Uprooted and Spinning Silver were two of the best books that I read last year, and they left me wanting more Naomi Novik. When I didn’t immediately purchase her new book this year, amazon offered me a collection of her first three Temeraire novels for $3. Obviously, I bought it.
The series starts with His Majesty’s Dragon, which is a kind of weird title since His Majesty has lots of dragons. In this alternate history, dragons exist and are used for warfare. It’s the early 1800s and Napoleon is trying to take over the world. The British ship HMS Reliant discovers a dragon egg when it captures a French frigate. Custom dictates that whoever the dragon first speaks to after hatching will be the dragon’s master. The naval men believe the aerial corp is a group of wild loners, so all fear becoming the dragon’s master. When the baby dragon chooses the ship’s captain, Will Lawrence, he is thrust into the strange world of dragons and dragon masters. With Napoleon inching ever closer to England, he has mere weeks to learn what all of the other aviators have spent their life learning. Will Lawrence and his dragon Temeraire be up to the task?
I loved, loved, loved the first two-thirds of this book. The last third was all about battle; I just don’t care about battle tactics and I didn’t like reading about the dragons getting wounded. But the first two-thirds were all about dragons! Descriptions about their sizes and markings, personalities, different abilities, and particularly about their relationships with their dragon masters. The relationship between Temeraire and Lawrence is sweet and beautiful. I love Temeraire. He’s like a giant, flying cat. I can’t say I’ve ever wanted a dragon before, but this book changed that. Give me one now. Instead of stars, I give it 5 out of 5 dragons.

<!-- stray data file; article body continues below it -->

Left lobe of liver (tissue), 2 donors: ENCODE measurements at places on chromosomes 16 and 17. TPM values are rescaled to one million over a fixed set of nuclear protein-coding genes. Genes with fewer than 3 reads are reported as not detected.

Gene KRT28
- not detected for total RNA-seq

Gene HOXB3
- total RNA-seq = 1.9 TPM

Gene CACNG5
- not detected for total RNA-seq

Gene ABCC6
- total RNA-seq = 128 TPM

Throne of Jade finds Temeraire and Lawrence at the center of a diplomatic battle between England and China. China has learned that Temeraire’s egg, which was destined for Napoleon, is now in possession of the English and being used in warfare by a non-royal. This is a great insult to the Chinese royal family, as they believe only royalty should be paired with dragons of Temeraire’s breed, and that they are too precious for military service. They demand the return of Temeraire, but he refuses to be separated from Lawrence. Thus the pair are sent to China with a diplomatic delegation.
Apparently, a lot of readers didn’t like this book because there weren’t many battles. I didn’t mind that at all, but it is a slower read than the first book. The sea voyage to China takes up the first half of the book. That part of the story focuses on the relationships between the Chinese delegation and the English delegation, and between the navy men and the aerial corps. In the second part of the book, the Chinese delegation tries to convince Temeraire that he would prefer life in China. Having seen how much Lawrence loves Temeraire, they also try to convince Lawrence that life in China would be better for Temeraire. This section focuses on the varieties of Chinese dragons and how they fit into Chinese society. I found it fascinating. There were a few action sequences throughout the book, although the big, splashy ones were at the end. While I thoroughly enjoyed this book, I can see why some found it boring.
I haven’t read book 3 yet, so that review will be next year.